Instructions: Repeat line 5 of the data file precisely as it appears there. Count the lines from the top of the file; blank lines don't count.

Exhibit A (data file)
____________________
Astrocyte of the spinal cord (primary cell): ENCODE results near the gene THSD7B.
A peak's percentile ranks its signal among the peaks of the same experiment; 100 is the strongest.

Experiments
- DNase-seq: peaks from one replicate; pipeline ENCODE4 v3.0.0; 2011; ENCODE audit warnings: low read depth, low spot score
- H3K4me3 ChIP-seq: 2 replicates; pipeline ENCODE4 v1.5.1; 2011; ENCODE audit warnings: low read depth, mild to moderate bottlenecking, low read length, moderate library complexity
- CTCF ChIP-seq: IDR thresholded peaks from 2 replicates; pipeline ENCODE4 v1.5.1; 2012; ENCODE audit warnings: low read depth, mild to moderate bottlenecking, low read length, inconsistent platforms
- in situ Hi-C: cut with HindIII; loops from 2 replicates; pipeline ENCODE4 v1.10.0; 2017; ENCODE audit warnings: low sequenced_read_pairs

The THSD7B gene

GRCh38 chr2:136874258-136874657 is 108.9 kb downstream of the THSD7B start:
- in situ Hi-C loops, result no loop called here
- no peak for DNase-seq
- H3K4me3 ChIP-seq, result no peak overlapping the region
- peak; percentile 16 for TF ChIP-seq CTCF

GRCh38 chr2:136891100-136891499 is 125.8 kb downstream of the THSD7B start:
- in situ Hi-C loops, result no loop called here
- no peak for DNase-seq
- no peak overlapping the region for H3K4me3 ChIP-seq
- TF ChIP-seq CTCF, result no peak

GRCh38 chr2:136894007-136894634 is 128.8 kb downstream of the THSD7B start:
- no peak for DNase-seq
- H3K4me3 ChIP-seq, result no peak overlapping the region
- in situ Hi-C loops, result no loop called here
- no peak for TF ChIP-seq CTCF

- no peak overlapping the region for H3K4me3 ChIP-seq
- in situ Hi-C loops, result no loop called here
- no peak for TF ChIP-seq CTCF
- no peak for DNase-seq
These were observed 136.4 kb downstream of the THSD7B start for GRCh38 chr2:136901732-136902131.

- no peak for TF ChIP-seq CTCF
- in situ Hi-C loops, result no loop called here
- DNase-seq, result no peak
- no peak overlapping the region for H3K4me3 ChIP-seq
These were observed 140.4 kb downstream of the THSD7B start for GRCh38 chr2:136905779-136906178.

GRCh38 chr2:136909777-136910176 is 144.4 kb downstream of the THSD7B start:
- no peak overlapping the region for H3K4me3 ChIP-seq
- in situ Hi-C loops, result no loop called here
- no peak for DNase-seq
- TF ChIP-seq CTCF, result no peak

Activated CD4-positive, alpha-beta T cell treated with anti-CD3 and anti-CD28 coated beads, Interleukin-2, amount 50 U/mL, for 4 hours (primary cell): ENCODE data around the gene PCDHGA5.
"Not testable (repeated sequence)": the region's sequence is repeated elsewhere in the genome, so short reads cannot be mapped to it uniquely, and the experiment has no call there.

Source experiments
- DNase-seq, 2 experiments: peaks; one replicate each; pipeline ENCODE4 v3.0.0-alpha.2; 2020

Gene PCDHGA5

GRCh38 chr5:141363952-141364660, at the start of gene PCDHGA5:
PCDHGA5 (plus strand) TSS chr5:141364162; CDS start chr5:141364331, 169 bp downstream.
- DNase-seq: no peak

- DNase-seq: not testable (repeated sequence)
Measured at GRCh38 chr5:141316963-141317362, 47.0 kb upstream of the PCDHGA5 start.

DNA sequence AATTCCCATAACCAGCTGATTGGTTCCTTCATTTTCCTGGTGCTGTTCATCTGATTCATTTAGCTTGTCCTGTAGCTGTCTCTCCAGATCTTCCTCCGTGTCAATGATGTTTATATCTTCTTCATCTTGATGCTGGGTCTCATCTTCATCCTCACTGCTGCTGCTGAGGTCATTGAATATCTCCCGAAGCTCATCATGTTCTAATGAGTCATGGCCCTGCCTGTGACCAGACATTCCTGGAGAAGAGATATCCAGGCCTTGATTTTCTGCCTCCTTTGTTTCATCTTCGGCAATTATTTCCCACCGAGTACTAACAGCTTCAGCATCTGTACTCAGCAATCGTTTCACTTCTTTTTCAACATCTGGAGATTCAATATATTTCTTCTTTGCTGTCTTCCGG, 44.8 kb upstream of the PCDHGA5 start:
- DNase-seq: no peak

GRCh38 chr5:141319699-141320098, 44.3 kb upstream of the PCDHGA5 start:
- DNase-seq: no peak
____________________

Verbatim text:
- H3K4me3 ChIP-seq: 2 replicates; pipeline ENCODE4 v1.5.1; 2011; ENCODE audit warnings: low read depth, mild to moderate bottlenecking, low read length, moderate library complexity